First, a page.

Liebster Award

I’ve been so busy this summer that I haven’t had a chance to properly thank Linda Hasselstrom ( for nominating me for the Liebster Award way back in May. I had never heard of it before, so I clicked on the link that she provided to read more about it. It is an award that is given to bloggers by other bloggers, and is a way to help others increase their readership. It’s another creative way that writers can help each other.


I looked at the rules and figured that I could follow all of them except the one that requires me to nominate five to eleven blogs that I follow that have less than 1000 followers. Unfortunately I just don’t follow too many blogs, but I’ve decided that even though I can’t fulfill all of the rules, I can use this nomination as a writing exercise.

These are the questions that Linda posed to me and the other bloggers that she nominated, and my responses:

1. What event made you start writing? There wasn’t a single event that made me start writing. I’ve always enjoyed it since I was in grade school. I still have some of the papers that I wrote for my writing assignments in grade school and high school.
2. What do you enjoy reading? I read a lot of poetry, especially poets from the Great Plains, and I also like to read novels and nonfiction when I have the time. I used to not read as much poetry as I do now, until I went to a book festival and listened to a panel of writers talk about writing. One of the panelists, Ted Kooser, said that “a poet should read 30 poems for every one poem they write.” After I heard that, I decided to set aside time each morning to read some poetry. That quiet time in the morning has been one of the best things I did for myself and my writing.
3. What do you read for inspiration or encouragement? Poetry! 🙂
4. Why do you write? What a big question that is. I have no idea, I just have to.
5. How much time do you spend writing each day? Well, I count my poetry reading and journaling time as writing, and that is about 40 minutes every day. I also try to set aside a block of several hours each weekend to work on a writing project.
6. How might you realistically rearrange your schedule to have more writing time? I’ve come to realize that I simply can’t do everything that I would like to, so I try to concentrate on the most important things. If I can’t schedule a block of time during the weekend for writing, I try to make up the time by setting aside several hours on a week night.
7. What do you do for relaxation and enjoyment? Gardening, hiking, travel, reading, baking bread, making soup.
8. What incident have you never written about? There are so many that I wouldn’t know which one to pick.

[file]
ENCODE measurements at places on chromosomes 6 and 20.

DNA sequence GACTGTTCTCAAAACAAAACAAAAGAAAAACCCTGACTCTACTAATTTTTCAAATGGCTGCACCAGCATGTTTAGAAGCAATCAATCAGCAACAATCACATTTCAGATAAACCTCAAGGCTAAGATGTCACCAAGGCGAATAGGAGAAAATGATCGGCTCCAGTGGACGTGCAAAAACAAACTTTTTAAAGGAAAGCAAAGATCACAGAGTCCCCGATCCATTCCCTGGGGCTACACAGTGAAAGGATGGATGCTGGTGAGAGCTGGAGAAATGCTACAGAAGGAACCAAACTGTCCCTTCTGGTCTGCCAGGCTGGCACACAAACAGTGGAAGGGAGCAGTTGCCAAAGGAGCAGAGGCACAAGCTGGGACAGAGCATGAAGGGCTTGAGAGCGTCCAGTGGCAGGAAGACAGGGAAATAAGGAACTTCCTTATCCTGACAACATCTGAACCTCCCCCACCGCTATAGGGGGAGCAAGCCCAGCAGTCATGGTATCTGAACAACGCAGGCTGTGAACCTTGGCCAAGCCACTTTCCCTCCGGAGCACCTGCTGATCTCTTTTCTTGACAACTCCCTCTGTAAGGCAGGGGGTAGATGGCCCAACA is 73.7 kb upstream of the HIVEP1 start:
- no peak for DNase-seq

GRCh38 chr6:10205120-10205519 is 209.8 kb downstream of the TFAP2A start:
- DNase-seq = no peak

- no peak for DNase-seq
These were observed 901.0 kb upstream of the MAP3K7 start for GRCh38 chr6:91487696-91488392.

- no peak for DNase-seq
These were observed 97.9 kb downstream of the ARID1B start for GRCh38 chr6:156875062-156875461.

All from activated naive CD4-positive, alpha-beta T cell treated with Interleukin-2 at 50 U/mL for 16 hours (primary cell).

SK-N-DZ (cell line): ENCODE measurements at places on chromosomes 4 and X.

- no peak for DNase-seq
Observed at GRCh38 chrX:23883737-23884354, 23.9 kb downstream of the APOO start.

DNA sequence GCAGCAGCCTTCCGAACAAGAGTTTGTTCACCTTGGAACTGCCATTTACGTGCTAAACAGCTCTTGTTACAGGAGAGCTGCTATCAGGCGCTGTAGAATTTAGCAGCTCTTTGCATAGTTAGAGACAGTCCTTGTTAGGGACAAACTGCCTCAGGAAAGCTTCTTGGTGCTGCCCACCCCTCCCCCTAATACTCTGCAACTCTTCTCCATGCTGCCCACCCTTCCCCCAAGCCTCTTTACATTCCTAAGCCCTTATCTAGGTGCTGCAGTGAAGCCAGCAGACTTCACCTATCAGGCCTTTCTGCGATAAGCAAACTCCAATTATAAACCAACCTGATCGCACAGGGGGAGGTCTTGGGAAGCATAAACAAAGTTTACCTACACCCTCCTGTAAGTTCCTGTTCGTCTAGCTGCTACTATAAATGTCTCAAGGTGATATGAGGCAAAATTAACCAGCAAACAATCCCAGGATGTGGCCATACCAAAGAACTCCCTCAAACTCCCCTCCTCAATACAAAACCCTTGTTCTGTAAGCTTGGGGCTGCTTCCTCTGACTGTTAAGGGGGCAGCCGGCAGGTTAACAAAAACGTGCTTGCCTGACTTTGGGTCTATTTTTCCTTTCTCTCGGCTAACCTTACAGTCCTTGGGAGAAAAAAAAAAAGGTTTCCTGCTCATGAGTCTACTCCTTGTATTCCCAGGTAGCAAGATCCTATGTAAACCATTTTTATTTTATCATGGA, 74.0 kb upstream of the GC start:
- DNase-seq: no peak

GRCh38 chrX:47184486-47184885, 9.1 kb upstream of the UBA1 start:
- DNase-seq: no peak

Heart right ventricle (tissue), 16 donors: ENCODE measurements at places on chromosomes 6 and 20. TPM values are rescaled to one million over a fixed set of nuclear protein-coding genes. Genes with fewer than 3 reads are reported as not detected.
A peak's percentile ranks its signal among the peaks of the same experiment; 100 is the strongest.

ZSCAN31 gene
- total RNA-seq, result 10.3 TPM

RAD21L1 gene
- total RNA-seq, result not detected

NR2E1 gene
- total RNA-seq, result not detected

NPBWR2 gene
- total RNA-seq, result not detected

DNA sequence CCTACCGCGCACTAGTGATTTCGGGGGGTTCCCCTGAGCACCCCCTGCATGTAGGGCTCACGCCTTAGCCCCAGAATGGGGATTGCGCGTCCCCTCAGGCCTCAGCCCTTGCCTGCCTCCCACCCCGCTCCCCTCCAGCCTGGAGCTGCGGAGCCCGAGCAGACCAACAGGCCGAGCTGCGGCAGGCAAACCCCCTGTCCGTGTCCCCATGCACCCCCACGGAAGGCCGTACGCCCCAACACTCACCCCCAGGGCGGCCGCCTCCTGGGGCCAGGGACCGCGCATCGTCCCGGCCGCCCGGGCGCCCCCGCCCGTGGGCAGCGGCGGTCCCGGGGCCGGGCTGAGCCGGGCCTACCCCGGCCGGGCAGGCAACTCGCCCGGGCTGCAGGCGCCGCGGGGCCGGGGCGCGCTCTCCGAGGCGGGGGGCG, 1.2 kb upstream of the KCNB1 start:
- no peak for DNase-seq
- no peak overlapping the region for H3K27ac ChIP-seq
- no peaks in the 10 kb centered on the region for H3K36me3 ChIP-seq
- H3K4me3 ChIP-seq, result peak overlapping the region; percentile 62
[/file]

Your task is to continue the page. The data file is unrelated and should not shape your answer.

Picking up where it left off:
9. What is the best thing you have written and why? I can’t choose just one. They’re like my children and have different qualities and reflect a unique time and experience.
10. What question do you wish I had asked? Who are your favorite writers? My favorite South Dakota poets are Linda Hasselstrom, Kathleen Norris, Jeanne Emmons, Lee Ann Roripaugh (South Dakota’s new Poet Laureate), Leo Dangel, David Allan Evans, Patrick Hicks, and Jim Reese. And then there are Nebraska poets Marjorie Saiser, Twyla Hansen, Bill Kloefkorn, and Ted Kooser; Minnesota poets Freya Manfred, Joyce Sutphen, Tom Hennen who also has connections to South Dakota, and many others in and outside of this region.

I haven’t found the time to seek out many blogs on my own, but I would encourage my followers to check out the other blog pages that Linda nominated. If you’re following my blog you may enjoy these writers as well:

Andrea Jones Andrea’s first book is Between Urban and Wild, in which she writes about country life at her home in the Colorado Rockies.

Darcy Lipp Acord Her published memoir is Circling Back Home: A Plainswoman’s Journey.

Mary Jo Doig Mary Jo is working on her memoir, Stitching a Patchwork Life.

Jane Wolfe Jane and I appear to have some similar interests: gardening and the ever-changing prairie.

Lisa Sharp Lisa writes about her life on an Arizona ranch in her book, A Slow Trot Home.

Deb Carpenter-Nolting and Lyn Messersmith This blog is authored by the Cottonwood Collective, a group of women writers from the west, the plains, and the prairies of Colorado, Wyoming and Nebraska.

I would like to close with a few questions for my readers:

1. What memorable family or community stories do you know (and have never written down) that other people may enjoy reading about?

2. What would you like future generations to know about you?

3. What stories do you remember your parents, grandparents, aunts, uncles, or friends telling you when you were a child (or grownup)?

Even if you think that someone else has already told the stories you may want to tell, each person remembers events and people differently. You have a unique perspective that no one else has.

Thanks again, Linda, for always looking for new ways to encourage other writers!


One thought on “Liebster Award

  1. Thanks, Ruby; each one of these women is working at her writing as much as she can, so it’s good to see notice of their work being passed on. Who knows what words might make the difference for a reader? And your answers, and questions, are excellent.

Leave a Reply

Fill in your details below or click an icon to log in: Logo

You are commenting using your account. Log Out /  Change )

Google photo

You are commenting using your Google account. Log Out /  Change )

Twitter picture

You are commenting using your Twitter account. Log Out /  Change )

Facebook photo

You are commenting using your Facebook account. Log Out /  Change )

Connecting to %s